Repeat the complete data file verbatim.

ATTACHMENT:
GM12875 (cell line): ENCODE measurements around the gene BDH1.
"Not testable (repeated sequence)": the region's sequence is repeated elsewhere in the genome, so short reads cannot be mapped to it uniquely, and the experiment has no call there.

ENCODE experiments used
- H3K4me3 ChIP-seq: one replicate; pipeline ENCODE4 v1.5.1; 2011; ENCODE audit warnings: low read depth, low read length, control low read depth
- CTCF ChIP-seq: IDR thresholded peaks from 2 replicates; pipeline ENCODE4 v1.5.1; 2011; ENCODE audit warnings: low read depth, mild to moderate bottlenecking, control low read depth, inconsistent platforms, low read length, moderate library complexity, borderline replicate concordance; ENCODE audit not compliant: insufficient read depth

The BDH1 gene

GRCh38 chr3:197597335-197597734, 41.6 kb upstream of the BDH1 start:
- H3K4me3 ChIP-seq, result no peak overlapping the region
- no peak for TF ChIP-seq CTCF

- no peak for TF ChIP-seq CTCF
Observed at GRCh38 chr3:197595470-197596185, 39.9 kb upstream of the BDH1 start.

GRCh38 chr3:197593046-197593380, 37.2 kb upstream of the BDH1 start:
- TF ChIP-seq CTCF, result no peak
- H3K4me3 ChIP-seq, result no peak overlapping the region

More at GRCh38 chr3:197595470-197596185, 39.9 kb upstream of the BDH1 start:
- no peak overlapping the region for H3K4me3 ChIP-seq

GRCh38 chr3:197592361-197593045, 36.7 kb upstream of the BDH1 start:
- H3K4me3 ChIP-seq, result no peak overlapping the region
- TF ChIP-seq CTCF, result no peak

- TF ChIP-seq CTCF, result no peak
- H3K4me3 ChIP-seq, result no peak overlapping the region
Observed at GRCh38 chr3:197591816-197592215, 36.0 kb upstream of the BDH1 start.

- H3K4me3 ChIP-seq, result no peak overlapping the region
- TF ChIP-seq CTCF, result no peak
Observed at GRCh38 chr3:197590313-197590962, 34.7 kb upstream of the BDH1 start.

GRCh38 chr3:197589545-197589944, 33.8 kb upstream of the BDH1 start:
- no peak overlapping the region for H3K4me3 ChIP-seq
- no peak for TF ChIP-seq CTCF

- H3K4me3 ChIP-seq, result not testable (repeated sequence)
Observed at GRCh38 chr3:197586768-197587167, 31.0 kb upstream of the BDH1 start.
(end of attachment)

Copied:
GM12875 (cell line): ENCODE measurements around the gene BDH1.
"Not testable (repeated sequence)": the region's sequence is repeated elsewhere in the genome, so short reads cannot be mapped to it uniquely, and the experiment has no call there.

ENCODE experiments used
- H3K4me3 ChIP-seq: one replicate; pipeline ENCODE4 v1.5.1; 2011; ENCODE audit warnings: low read depth, low read length, control low read depth
- CTCF ChIP-seq: IDR thresholded peaks from 2 replicates; pipeline ENCODE4 v1.5.1; 2011; ENCODE audit warnings: low read depth, mild to moderate bottlenecking, control low read depth, inconsistent platforms, low read length, moderate library complexity, borderline replicate concordance; ENCODE audit not compliant: insufficient read depth

The BDH1 gene

GRCh38 chr3:197597335-197597734, 41.6 kb upstream of the BDH1 start:
- H3K4me3 ChIP-seq, result no peak overlapping the region
- no peak for TF ChIP-seq CTCF

- no peak for TF ChIP-seq CTCF
Observed at GRCh38 chr3:197595470-197596185, 39.9 kb upstream of the BDH1 start.

GRCh38 chr3:197593046-197593380, 37.2 kb upstream of the BDH1 start:
- TF ChIP-seq CTCF, result no peak
- H3K4me3 ChIP-seq, result no peak overlapping the region

More at GRCh38 chr3:197595470-197596185, 39.9 kb upstream of the BDH1 start:
- no peak overlapping the region for H3K4me3 ChIP-seq

GRCh38 chr3:197592361-197593045, 36.7 kb upstream of the BDH1 start:
- H3K4me3 ChIP-seq, result no peak overlapping the region
- TF ChIP-seq CTCF, result no peak

- TF ChIP-seq CTCF, result no peak
- H3K4me3 ChIP-seq, result no peak overlapping the region
Observed at GRCh38 chr3:197591816-197592215, 36.0 kb upstream of the BDH1 start.

- H3K4me3 ChIP-seq, result no peak overlapping the region
- TF ChIP-seq CTCF, result no peak
Observed at GRCh38 chr3:197590313-197590962, 34.7 kb upstream of the BDH1 start.

GRCh38 chr3:197589545-197589944, 33.8 kb upstream of the BDH1 start:
- no peak overlapping the region for H3K4me3 ChIP-seq
- no peak for TF ChIP-seq CTCF

- H3K4me3 ChIP-seq, result not testable (repeated sequence)
Observed at GRCh38 chr3:197586768-197587167, 31.0 kb upstream of the BDH1 start.